Vogue artist-in-residence Caroline Denervaud on rhythm, colour and grace
3 January 2022
Vogue artist-in-residence Caroline Denervaud merges dance movements with paint and canvas to create a synergy of emotions between artist and viewer. Here, she explains how her work 'Looking for Grace' spotlights the dichotomy between omnipresence and transience in life
“I have always danced,” says our artist-in-residence Caroline Denervaud. The Switzerland-born performer and painter studied contemporary dance from London’s Trinity Laban Conservatoire of Music and Dance. A leg injury cut short her training and put a peg in her career as a dancer—or so she thought at that time. In a bid to pick herself and her wounded ego up, she moved to Paris with a friend and decided to pursue a course at Les Beaux Arts and also train in fashion design at Studio Berçot.
Her creations combine her acquired skills in performance and visual arts—movement, music, brush strokes and paint. “This is thanks to a friend 10 years ago who suggested that I film,” she says. “I started to film myself, almost every day—moving, dancing, running… From there came the idea of the trace of my movement. Today I dance, I paint and I film.”
Here, as artist-in-residence of Vogue Singapore’s ‘Grace’ issue, Denervaud talks about her inspirations, her design process, and points out how grace is present all around us. She urges the viewer to stand up and notice its abundance and harness its energy through her performance piece ‘Looking for Grace’.
Where does your inspiration come from?
Very simple things like a rhythm, an emotion, a word….
Tell us about the work you have been doing?
I started showing my work quite late. Instagram helped me to share, although initially I went under a nickname and I never showed my face. Today, however, who I am as a person and an artist are one and the same.
My big break came in 2015, when a friend entrusted me with creating 45 artworks for a hotel. That assignment really reinforced my desire to devote myself entirely to my art and develop it. I think since then I have been working almost every day: creating sets for a fashion show, murals, publications, other projects for hotels and shows in galleries and fairs… I painted at home, often at night when the children were sleeping.
I would like to do a residency abroad, exhibit my work in New York and London in 2022, and give live performances and collaborate with interesting people. I also would like to explore an ever more personal way of combining movement, painting and delve more extensively into videography.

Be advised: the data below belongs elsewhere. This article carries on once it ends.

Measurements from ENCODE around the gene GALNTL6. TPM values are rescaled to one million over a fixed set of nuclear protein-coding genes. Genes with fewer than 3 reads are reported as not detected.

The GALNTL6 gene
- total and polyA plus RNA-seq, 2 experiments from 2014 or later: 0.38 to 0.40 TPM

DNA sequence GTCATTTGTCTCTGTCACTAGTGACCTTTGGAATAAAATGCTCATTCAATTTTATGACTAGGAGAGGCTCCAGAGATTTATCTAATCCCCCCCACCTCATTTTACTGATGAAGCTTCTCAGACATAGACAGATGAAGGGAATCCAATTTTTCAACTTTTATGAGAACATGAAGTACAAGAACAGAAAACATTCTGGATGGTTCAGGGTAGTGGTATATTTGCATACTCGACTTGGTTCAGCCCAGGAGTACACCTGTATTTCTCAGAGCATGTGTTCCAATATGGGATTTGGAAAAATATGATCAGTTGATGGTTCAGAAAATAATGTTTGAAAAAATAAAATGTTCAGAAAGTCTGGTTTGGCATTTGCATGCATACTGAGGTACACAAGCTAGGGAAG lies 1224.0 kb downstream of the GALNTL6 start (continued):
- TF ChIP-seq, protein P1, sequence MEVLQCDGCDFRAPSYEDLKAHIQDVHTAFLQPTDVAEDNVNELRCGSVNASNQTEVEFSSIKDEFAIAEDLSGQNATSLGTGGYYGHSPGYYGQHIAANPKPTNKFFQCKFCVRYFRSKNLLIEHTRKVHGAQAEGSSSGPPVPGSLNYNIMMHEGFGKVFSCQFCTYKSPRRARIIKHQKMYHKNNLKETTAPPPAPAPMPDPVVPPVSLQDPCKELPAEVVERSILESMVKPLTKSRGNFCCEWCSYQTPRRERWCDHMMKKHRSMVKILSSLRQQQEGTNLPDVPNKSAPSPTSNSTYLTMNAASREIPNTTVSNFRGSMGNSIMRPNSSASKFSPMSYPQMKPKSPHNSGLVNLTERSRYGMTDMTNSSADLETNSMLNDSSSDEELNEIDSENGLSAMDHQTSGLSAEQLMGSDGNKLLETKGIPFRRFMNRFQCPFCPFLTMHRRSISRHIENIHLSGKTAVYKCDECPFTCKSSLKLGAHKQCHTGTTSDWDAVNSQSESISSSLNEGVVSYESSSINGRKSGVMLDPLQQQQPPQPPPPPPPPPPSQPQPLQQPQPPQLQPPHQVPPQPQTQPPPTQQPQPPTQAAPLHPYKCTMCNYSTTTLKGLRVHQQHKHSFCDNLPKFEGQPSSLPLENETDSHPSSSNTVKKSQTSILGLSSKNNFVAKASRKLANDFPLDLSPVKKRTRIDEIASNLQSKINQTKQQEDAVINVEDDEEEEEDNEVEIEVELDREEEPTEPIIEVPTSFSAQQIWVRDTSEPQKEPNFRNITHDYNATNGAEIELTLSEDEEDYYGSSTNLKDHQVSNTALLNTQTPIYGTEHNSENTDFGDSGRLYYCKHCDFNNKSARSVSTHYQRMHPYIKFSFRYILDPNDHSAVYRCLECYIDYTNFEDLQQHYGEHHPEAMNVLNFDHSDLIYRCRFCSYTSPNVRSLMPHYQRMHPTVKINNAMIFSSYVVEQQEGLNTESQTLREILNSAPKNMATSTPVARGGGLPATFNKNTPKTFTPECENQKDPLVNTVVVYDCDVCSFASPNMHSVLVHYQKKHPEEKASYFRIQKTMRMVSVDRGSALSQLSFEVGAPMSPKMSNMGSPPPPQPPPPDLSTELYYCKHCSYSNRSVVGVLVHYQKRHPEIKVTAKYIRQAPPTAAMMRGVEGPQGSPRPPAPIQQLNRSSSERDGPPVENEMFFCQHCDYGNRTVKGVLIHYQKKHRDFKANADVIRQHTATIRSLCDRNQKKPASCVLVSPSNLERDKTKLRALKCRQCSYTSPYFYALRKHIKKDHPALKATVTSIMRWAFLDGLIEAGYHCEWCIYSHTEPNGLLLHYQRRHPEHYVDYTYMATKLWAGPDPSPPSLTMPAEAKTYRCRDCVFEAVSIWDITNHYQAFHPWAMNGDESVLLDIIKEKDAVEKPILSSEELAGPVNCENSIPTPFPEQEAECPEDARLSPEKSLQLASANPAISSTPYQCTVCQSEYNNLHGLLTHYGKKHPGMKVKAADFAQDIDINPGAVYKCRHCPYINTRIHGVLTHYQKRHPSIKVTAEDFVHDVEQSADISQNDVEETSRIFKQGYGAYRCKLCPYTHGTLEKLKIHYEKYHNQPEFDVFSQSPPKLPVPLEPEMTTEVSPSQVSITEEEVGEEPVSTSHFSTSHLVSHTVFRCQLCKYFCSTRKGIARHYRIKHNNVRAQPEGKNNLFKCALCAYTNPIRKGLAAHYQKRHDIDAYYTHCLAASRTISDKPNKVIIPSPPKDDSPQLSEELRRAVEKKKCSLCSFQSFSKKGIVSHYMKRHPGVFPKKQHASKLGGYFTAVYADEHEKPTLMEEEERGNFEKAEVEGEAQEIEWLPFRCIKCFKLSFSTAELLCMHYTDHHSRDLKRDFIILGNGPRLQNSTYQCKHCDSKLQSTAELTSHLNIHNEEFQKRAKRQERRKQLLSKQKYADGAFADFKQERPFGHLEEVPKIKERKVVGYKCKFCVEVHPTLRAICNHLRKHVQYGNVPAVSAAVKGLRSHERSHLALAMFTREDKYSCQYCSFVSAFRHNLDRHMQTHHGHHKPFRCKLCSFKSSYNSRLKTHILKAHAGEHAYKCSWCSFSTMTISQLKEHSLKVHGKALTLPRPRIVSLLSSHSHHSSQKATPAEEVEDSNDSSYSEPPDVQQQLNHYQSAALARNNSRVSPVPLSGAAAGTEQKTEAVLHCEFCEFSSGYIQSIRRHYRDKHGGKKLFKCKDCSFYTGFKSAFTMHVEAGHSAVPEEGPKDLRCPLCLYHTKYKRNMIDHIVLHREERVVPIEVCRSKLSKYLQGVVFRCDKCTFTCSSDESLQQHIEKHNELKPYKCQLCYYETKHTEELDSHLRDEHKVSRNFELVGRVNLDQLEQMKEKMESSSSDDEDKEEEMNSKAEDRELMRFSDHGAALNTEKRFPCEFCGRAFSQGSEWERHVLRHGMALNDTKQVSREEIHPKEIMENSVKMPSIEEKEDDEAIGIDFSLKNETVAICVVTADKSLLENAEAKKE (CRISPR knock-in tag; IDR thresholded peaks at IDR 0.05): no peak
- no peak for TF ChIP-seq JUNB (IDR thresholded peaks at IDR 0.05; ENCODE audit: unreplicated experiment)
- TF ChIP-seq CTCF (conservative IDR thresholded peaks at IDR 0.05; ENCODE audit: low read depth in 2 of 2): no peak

Colours seem to play an important role in your work, tell us about that.
I believe that colours are storytellers; they are symbolical and emotional elements. For instance, you can choose a red if you want to represent energy, whereas a blue can calm you down, and each colour reacts differently when placed next to each other. There are colours that dominate, some that fade away and then sometimes, nothing happens.
For ‘Looking for Grace’, I chose pink and the orange for my canvas and my garment—two colours that are very close, yet very far apart. They merge when passed through black and white but are able to hold their own and coexist in nature. They is no aggressiveness in them, rather they are soft, reassuring, alive and bright at the same time. Reminds me of sand, fire, a summer sky.
What comes first—music, dance or paint?
My work is very spontaneous in its first part. I choose the size of the canvas and a piece of clothing, I turn on the camera and then I start. It’s like a little performance every time. There is an entrance, an end and the middle part where I let my body move, create a trace.
The second part consists of playing around the trace left on the canvas and composing it in colour—telling the rest of the story while keeping the nature and strength of the trace. The garment I wear is important too as its size, rigidity, cut, all will modify my movements.
What does the word ‘Grace’ mean to you personally?
Grace, to me, is like a divine gift—it’s perfect, subtle, pure, magical… God’s grace is a help, a forgiveness, a love.
It is a kind of subtle beauty, a fine and pure elegance, something that emanates from within. It is gentle—as if suspended in time. There is something uncontrollable in grace. You have to be present and open to see grace. It is ephemeral.
How does ‘Looking for Grace’ interpret the concept of grace?
I wanted it to be an immersion—from the concept to the colours and execution. I prepared three canvases that I fixed to the wall and to the ground—as the stage and background for my performance. My pink and orange garment was deliberately chosen as it is graphic yet feminine, allowing me to meld yet standout from the background.
The entire performance is a play between verticality and horizontality. This time around, I chose to leave the trace as is and not build it up to a painting. My body, garment and the background dictate the form and structure. Here, the starting impulse is ‘grace’ and its presence everywhere, which I want the viewer to build upon.
Grace is uncontrollable, but you have to be present and open to see it.
What do you want people to take away from your artwork process?
I want my art to carry them away from their reality, to help them dream and get caught up in a story. I am happy if my art can be a source of reverie, the start of a reflection or a conversation, the return to a memory or a moment. My art is just a proposition. I leave the viewers the possibility of doing or feeling something about it.
Photography & videography Tereza Mundilova